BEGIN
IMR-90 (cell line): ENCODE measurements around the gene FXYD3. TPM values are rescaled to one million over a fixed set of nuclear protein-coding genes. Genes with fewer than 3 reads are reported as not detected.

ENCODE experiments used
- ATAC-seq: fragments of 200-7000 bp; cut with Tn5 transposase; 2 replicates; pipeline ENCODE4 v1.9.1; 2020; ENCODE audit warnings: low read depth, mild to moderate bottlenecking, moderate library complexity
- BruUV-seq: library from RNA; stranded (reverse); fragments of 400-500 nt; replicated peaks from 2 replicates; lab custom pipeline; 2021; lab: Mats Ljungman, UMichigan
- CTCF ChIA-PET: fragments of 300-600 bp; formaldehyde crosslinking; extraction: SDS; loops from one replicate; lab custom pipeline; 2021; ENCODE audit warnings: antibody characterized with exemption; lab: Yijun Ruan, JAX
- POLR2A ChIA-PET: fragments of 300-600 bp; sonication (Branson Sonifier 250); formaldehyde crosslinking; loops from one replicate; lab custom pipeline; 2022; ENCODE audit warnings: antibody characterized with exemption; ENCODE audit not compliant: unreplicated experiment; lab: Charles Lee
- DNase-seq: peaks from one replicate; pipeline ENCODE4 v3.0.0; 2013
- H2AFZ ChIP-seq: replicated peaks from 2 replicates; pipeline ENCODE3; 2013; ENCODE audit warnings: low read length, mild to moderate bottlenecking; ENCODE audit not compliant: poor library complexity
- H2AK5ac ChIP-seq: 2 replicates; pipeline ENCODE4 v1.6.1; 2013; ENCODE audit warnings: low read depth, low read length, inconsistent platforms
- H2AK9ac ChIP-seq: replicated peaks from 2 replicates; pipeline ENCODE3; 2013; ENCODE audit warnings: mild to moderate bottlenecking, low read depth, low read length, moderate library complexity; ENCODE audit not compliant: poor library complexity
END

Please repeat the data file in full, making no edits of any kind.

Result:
IMR-90 (cell line): ENCODE measurements around the gene FXYD3. TPM values are rescaled to one million over a fixed set of nuclear protein-coding genes. Genes with fewer than 3 reads are reported as not detected.

ENCODE experiments used
- ATAC-seq: fragments of 200-7000 bp; cut with Tn5 transposase; 2 replicates; pipeline ENCODE4 v1.9.1; 2020; ENCODE audit warnings: low read depth, mild to moderate bottlenecking, moderate library complexity
- BruUV-seq: library from RNA; stranded (reverse); fragments of 400-500 nt; replicated peaks from 2 replicates; lab custom pipeline; 2021; lab: Mats Ljungman, UMichigan
- CTCF ChIA-PET: fragments of 300-600 bp; formaldehyde crosslinking; extraction: SDS; loops from one replicate; lab custom pipeline; 2021; ENCODE audit warnings: antibody characterized with exemption; lab: Yijun Ruan, JAX
- POLR2A ChIA-PET: fragments of 300-600 bp; sonication (Branson Sonifier 250); formaldehyde crosslinking; loops from one replicate; lab custom pipeline; 2022; ENCODE audit warnings: antibody characterized with exemption; ENCODE audit not compliant: unreplicated experiment; lab: Charles Lee
- DNase-seq: peaks from one replicate; pipeline ENCODE4 v3.0.0; 2013
- H2AFZ ChIP-seq: replicated peaks from 2 replicates; pipeline ENCODE3; 2013; ENCODE audit warnings: low read length, mild to moderate bottlenecking; ENCODE audit not compliant: poor library complexity
- H2AK5ac ChIP-seq: 2 replicates; pipeline ENCODE4 v1.6.1; 2013; ENCODE audit warnings: low read depth, low read length, inconsistent platforms
- H2AK9ac ChIP-seq: replicated peaks from 2 replicates; pipeline ENCODE3; 2013; ENCODE audit warnings: mild to moderate bottlenecking, low read depth, low read length, moderate library complexity; ENCODE audit not compliant: poor library complexity